Stocktake: Little evidence of anxiety over Fed’s plans

A look around the world’s stock markets

Anxiety regarding Federal Reserve plans caused stocks to retreat last week – or so we're told. The Fed recently left rates unchanged and signalled two rate increases for 2016, down from its previous estimate of four hikes. Markets cheered, but four of the Fed's 17 policymakers have since made hawkish noises.

Nevertheless, it's premature to see last week's minor declines as proof of renewed anxiety. Stocks have soared since mid-February; the S&P 500 last week traded 6 per cent above its 50-day moving average, noted Raymond James analysts, "about as extended as it ever gets". The percentage of technically overbought stocks hit its highest percentage in over three years, said Bespoke Investment Group, while Charles Schwab noted every single Dow Jones stock was technically overbought.

Some kind of pullback would hardly be surprising, then, and should hardly be seen as testimony to renewed market jitters.

Indeed, the rally’s strength should give bears pause. Sceptics say huge gains in beaten-down areas (emerging markets and energy stocks, for example) indicate gains are simply the product of short sellers covering their bets. However, almost all stocks have participated in the rally.


For now, it appears any pullback will not be a traumatic one.

Fed keeping markets afloat, says GMO

The Federal Reserve's importance is also on the minds of Boston fund giant GMO. In a paper authored by James Montier and Irish economist Philip Pilkington, GMO notes that since 1984, a quarter of US market gains have come on the eight days a year when the Fed announces policy. Oddly, gains occurred whether rates were cut, raised, or left unchanged. GMO, a long-term bear on US markets, puts this down to "animal spirits", and suggests equities may be 25 per cent lower were it not for the Fed's "market levitation" efforts.

Still, one could also argue Fed-related moves merely represent “exhalations” of relief, regardless of the rate policy, as Reformed Broker Josh Brown tweeted. The US market may well be a “monetary policy junkie”, as GMO says, but Brown’s “relief” thesis is at least as plausible – more so, perhaps – than GMO’s “animal spirits” explanation.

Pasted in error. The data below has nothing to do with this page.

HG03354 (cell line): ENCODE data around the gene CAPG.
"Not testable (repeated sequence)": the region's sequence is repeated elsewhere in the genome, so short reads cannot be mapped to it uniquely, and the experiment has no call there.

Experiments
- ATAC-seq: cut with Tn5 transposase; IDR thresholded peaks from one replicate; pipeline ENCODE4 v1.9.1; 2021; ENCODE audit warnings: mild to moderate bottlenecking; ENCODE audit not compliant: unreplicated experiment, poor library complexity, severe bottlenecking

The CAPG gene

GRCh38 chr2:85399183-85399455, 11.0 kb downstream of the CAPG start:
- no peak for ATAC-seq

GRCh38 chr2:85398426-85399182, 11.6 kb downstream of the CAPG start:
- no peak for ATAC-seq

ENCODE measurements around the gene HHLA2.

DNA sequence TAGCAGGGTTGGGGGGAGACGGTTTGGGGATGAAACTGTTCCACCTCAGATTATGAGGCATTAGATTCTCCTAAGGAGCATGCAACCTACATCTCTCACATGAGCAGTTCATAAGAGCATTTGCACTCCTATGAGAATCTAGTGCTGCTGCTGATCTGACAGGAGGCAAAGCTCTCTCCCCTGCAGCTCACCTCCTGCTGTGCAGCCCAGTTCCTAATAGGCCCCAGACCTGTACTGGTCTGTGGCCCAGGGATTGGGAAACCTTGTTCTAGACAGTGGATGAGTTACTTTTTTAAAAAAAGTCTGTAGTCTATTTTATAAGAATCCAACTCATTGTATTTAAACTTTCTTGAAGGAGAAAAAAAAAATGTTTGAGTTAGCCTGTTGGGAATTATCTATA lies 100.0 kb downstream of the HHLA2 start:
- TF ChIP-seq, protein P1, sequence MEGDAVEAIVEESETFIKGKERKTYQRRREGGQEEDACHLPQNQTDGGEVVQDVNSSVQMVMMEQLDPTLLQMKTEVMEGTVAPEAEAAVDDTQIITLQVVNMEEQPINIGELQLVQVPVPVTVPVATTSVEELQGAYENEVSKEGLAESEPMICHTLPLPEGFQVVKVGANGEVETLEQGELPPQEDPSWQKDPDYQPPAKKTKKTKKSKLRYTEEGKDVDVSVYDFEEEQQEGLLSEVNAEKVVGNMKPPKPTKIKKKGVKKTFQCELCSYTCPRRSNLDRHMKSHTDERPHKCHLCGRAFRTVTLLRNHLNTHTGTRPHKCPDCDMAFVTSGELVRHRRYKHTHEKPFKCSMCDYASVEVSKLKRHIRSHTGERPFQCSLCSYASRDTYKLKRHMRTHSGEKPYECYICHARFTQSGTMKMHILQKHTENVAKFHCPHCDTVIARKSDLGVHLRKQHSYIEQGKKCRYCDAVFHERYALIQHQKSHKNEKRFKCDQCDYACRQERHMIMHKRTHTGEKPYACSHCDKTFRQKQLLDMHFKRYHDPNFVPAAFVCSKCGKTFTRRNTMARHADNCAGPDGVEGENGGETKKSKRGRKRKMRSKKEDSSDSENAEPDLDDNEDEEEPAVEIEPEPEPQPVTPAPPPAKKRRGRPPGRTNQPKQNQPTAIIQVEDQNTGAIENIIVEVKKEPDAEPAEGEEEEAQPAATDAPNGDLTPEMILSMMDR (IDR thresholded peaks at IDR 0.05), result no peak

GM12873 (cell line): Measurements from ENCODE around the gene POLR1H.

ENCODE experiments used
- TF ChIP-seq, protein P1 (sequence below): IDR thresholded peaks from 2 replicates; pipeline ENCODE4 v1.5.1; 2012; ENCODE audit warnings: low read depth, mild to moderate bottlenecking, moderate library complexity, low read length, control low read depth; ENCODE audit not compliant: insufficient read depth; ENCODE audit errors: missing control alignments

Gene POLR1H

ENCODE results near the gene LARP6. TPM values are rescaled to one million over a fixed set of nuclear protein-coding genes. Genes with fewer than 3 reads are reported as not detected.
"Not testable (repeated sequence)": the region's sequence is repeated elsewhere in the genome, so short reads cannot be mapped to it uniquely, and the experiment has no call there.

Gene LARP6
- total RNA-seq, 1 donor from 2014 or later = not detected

Nothing “easy” about the market rally

We've had an "easy rally" in risk assets, high-profile money manager Jeffrey Gundlach said last week. Really?

Gundlach, the billionaire founder of DoubleLine Capital, believes this is a bear market environment, but says money can be made during brief market rebounds. On Friday, February 26th, for example, he told Reuters there are “counter-trend moves along the way”, saying he had bought equities “two weeks ago Wednesday” – the day before February 11’s market bottom, just prior to stocks’ explosive move higher. On Monday, March 1st, he said DoubleLine was considering closing its long positions, saying: “I am bearish. There are just wiggles and jiggles”.

On February 8th, however, Gundlach made no mention to Reuters of the “easy rally” that was to come. Volatility was not sufficiently elevated to signal a bottom, he said, adding: “This is not a trader’s market. It is a freight train that you want to stay in sync with. There’s too much order and belief in markets in spite of big losses.”

So, to recap: a few weeks after warning of this “freight train”, Gundlach said he’d actually been buying at the bottom. Two trading days later and three weeks before last week’s peak, he said he was about to take profits.

As “easy” rallies go, this one sounded quite tricky.

Another wild ride for Ackman investors

Another billionaire, Pershing Square's Bill Ackman, is under pressure. Pershing, which trades on the Euronext Amsterdam Exchange, suffered its worst-ever year in 2015. 2016 has been even worse, with Pershing shares now having almost halved over the last year.

The main cause of Ackman's woes has been controversial pharmaceutical firm Valeant, whose shares collapsed from $263 in August to below $30. Instead of cutting his outsized position, Ackman added to it, with disastrous consequences. Risk management has never been Ackman's forte. He enjoyed huge success with his first hedge fund, Gotham Partners, until forced to close the fund in 2002 due to one disastrous holding. Fellow hedge fund manager Whitney Tilson later said Ackman "learned lessons" from this "very instructive" experience.

Apparently not. Once again, Ackman’s heavily concentrated approach – Pershing’s portfolio consists of just 11 long positions and one short bet – has wreaked havoc. His investors can’t say they weren’t warned.